In the article below, independent scholar Robert Fikes Jr., explores a centuries-old process in the United States where African Americans with no visible African ancestry “pass” into the Caucasian race or other races to avoid the stigma associated with anti-black racial discrimination and social marginalization. As he notes below, the process finally began to lose its appeal in the second half of the 20th Century. He outlines a brief history of that process and suggests reasons for its decline.
Routinely shocking and sometimes lurid in detail, reports abound over three centuries of mixed-race persons lacking discernible African heritage masquerading as white: a Vassar student who proceeded toward graduation as informed school officials looked the other way; the man who abandoned his family in Atlanta and became a leading voice for fascism in the United States; a syndicated cartoonist who took his secret to the grave; an attorney who also changed his name and did not return home until retiring from a prosperous career on Wall Street; the Vaudeville actor-singer whose success vaporized when he was discovered to be “a Negro”; an assumed to be white New York Times editor and literary critic who also rose to captain in the segregated white Army of World War II; and the guilt-ridden New England doctor and his wife who journeyed to the extreme in withholding the fact of being “Colored” from even their four children.
The opportunity for passing during the colonial and pre-Civil War eras most often resulted from the mating of slaveowner and slave followed by additional whitening and inbreeding of mulatto offspring who were then able to slip virtually unnoticed into the dominant society. In the post-Reconstruction South politicians schemed to legally segregate the races which necessitated defining who was not white using a combination of percentages and the infamous “one drop rule,” condemning those with observable Negroid features to a life of greater hardship. Unlike Brazil, a nation that had a larger 18th and 19th century black slave population than the United States, there was not a “mulatto escape hatch,” as historian Carl Degler termed it, that permitted those with the taint of slavery in their background to be more easily accepted across the spectrum of society. A cause for anxiety for white Americans fearing racial contamination and degradation, but seen by many African Americans as a way of outwitting the system of oppression and making laughable fools of those who countenanced notions of white racial purity and supremacy, the extent of passing has never been reliably quantified by social scientists, hence estimates up to 1950 ranged from hundreds of thousands to several million blacks vanishing into the ranks of unsuspecting whites.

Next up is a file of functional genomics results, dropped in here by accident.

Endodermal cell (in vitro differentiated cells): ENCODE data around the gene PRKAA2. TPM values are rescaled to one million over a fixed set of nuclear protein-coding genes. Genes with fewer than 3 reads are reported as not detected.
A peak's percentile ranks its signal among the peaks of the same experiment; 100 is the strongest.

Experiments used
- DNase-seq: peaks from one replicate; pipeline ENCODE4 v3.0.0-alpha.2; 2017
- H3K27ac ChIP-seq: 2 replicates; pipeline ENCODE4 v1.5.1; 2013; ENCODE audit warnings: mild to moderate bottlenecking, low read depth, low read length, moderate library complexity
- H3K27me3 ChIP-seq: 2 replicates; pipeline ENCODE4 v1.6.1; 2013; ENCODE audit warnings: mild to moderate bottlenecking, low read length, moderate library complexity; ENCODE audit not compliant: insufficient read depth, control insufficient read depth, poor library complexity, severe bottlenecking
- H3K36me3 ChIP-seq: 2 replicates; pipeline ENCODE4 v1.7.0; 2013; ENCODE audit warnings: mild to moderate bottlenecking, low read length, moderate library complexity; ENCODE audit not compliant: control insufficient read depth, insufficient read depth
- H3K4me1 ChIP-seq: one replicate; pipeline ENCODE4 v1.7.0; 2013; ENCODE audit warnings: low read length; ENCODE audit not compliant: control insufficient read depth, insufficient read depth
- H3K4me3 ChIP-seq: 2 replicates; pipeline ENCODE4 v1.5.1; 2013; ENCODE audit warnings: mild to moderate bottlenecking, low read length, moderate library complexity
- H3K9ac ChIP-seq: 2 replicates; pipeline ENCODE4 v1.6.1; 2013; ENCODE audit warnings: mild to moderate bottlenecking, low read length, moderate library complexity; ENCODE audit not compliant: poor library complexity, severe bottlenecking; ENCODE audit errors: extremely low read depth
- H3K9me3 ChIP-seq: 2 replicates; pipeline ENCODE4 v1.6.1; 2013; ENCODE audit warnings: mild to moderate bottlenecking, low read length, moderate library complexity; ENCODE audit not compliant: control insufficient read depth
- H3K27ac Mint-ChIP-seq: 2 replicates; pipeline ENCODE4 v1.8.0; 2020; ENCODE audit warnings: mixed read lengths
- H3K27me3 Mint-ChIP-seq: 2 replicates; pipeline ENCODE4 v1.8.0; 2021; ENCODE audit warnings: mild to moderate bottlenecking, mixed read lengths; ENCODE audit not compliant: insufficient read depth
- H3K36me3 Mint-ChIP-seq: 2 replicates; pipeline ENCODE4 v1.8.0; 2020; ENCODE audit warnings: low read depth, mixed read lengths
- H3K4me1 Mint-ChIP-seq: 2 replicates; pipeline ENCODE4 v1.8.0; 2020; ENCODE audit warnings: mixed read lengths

The complex predicament of persons living double lives passing as whites, deliberately or not, permanently or as a temporary convenience, intrigued a surprising number of major authors whose writings gave rise to the by now familiar trope of the tragic mulatto and the unveiled pretender. Among the books that pursued this theme, The Slave (1836) by Richard Hildreth and Clotel; or, The President’s Daughter (1853) by William Wells Brown. Post-emancipation works that pursued this theme include Maria Lydia Child’s A Romance of the Republic (1867), Mark Twain’s Pudd’nhead Wilson (1894) James Weldon Johnson’s The Autobiography of an Ex-Colored Man (1912), The House Behind the Cedars (1920) by Charles W. Chesnutt, Passing (1929) by Nella Larsen, the satirical Black No More (1931) by George Schuyler, Colcorton (1944) by Edith Pope. Late 20th century works on passing include Oxherding Tale (1982) by Charles Johnson, Caucasia (1998) by Danzy Senna, and The Human Stain (2000) by Philip Roth.